Roger Whiteside said the business was in “uncharted territory” as supply constraints, the war in Ukraine and the sluggish recovery of consumer demand post-Covid pushes up costs.
“We see ourselves as value leaders in the food-to-go market, and that market has been forced to put prices up - we’re no different,” he said. “But we make sure that the gap between us and our competitors never narrows so that we’re always the best value.”
Prices will depend on “price elasticity” - how much demand is affected by cost.
“Some prices might move up 10%, other prices won’t move up at all,” he said.
Ross Hindle, an analyst at Third Bridge, said savoury and breakfast products were the most likely to go up in price.
Greggs is looking for ways of reducing its costs, including changing suppliers or altering recipes to use more cost-effective ingredients.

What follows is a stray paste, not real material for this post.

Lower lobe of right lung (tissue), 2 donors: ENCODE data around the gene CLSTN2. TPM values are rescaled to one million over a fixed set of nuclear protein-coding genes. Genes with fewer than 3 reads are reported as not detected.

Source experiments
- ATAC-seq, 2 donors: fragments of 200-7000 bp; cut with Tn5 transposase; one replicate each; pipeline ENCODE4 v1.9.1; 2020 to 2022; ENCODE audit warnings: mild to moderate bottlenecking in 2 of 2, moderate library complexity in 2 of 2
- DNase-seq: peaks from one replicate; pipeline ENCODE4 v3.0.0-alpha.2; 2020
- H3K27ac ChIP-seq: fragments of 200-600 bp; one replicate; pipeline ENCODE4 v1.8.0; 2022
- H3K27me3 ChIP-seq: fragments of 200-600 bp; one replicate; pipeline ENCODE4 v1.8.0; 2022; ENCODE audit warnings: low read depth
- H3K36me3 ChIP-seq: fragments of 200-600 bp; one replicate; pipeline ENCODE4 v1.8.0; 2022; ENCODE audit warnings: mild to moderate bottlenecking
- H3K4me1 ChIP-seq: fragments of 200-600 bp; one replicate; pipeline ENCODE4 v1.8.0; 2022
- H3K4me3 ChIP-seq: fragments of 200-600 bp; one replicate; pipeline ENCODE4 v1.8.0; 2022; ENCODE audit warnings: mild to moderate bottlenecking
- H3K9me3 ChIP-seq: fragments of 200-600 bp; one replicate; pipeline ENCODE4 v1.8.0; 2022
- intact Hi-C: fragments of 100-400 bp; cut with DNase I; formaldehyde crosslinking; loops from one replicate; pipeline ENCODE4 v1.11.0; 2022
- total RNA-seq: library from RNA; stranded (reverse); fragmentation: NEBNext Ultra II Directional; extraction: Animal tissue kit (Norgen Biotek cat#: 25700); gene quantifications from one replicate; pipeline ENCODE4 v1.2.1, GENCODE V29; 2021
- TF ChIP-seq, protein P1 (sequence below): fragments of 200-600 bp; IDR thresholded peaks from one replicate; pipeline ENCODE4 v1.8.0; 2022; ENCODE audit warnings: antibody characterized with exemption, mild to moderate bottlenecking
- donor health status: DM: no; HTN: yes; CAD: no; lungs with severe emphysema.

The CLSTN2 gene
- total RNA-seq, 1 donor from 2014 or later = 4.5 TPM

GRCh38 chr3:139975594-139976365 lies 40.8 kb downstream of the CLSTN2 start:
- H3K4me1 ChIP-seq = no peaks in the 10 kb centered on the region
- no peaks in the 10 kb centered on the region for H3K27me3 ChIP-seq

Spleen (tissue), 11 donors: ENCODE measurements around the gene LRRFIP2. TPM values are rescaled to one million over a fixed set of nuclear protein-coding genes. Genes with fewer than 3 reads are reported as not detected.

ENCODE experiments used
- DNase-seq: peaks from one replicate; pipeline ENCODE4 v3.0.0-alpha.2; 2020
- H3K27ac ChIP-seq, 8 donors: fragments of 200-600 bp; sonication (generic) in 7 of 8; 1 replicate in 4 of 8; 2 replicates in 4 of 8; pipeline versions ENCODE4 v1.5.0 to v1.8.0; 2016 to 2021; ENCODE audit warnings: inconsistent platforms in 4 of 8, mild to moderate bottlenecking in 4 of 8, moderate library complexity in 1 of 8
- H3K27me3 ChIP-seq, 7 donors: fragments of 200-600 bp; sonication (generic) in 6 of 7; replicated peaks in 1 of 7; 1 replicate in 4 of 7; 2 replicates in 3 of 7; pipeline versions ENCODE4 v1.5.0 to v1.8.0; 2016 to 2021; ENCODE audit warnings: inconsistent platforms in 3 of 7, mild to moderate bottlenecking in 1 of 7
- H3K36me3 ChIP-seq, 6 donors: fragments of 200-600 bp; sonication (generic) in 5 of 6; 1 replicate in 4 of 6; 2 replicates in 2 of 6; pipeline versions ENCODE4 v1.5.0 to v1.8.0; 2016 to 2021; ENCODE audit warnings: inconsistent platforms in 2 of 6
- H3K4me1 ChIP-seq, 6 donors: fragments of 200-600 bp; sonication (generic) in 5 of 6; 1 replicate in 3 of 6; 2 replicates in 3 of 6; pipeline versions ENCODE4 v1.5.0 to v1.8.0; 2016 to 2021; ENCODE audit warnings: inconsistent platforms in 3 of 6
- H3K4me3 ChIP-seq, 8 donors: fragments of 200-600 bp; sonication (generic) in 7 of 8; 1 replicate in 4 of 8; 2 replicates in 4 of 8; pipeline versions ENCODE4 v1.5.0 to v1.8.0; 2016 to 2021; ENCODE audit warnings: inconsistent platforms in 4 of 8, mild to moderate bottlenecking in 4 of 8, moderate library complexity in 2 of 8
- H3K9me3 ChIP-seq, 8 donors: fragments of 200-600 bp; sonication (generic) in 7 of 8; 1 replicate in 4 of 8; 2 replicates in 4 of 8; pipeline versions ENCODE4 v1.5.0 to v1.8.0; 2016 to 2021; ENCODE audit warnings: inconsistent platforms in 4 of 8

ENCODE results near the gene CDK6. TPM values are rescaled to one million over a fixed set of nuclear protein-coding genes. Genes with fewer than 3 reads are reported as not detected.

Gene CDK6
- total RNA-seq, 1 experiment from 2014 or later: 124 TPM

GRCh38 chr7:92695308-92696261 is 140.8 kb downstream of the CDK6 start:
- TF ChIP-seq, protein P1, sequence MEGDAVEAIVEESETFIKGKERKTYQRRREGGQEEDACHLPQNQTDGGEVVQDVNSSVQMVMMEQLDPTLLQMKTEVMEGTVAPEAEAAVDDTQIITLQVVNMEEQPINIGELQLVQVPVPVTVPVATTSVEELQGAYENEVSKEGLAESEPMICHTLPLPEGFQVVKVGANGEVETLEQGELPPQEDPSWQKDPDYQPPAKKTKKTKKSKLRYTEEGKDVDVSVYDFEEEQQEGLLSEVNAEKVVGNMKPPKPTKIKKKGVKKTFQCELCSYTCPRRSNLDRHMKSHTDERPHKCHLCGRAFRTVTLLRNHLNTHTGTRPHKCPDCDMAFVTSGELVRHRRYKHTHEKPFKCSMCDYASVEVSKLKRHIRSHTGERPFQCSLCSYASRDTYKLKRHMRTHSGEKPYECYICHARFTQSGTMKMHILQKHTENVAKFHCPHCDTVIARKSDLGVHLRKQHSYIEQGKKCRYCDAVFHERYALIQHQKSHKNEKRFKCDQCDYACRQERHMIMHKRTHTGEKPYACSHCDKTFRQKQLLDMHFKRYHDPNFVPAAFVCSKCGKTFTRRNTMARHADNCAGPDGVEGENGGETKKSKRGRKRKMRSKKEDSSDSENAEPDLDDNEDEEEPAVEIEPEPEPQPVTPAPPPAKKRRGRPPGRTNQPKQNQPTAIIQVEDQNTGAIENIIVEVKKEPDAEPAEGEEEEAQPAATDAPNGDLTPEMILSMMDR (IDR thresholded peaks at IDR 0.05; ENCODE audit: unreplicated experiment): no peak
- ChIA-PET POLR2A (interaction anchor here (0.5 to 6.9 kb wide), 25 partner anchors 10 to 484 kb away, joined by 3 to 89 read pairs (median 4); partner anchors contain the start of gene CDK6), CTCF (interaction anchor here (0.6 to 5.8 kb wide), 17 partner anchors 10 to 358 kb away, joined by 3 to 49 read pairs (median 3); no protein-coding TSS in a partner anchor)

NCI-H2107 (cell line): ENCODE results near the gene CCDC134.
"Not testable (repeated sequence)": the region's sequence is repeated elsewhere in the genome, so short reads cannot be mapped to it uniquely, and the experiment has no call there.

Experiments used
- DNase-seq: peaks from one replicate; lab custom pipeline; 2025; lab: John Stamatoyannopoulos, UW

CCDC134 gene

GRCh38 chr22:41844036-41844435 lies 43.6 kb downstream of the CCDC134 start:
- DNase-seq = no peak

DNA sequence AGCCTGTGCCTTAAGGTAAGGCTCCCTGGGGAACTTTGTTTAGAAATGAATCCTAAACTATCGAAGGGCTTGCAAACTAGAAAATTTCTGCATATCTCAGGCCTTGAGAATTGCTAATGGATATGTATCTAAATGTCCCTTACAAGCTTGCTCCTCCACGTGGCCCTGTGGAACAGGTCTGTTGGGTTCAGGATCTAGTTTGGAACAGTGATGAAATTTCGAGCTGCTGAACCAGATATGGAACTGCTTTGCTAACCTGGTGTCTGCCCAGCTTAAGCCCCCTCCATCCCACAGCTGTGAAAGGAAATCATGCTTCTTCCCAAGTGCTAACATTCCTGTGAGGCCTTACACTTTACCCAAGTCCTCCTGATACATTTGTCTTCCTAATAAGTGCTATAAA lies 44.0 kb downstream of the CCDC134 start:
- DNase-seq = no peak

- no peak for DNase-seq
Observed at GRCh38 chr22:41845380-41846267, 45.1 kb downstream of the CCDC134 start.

The bakery chain today reported a 27.4% increase in sales in the first 19 weeks of the year, partly because the beginning of 2021 was hampered by Covid lockdowns.
Like-for-like sales growth in the ten weeks to 14 May, when lockdowns in 2021 were easing, averaged 15.8%.
Sales in larger cities and near office locations continue to lag but transport locations, such as train stations, have shown a marked increase in activity in recent weeks.
Hot food and snack sales are particularly strong, with chicken goujons and potato wedges proving popular, Greggs reported.
The company has opened 49 new shops since the start of the year, with its latest outpost opening on The Strand today.
Whiteside said Greggs has been keen to make the most of lower rents caused by the pandemic. It has snapped up some high-profile locations in London, including a store in Leicester Square.
Third Bridge’s Hindle said Greggs could stand to gain as cash-strapped consumers move away from more up-market coffee shops.
“80% of Greggs’ range is manufactured in-house, providing some flexibility in how the group navigates inflationary pressure,” he said.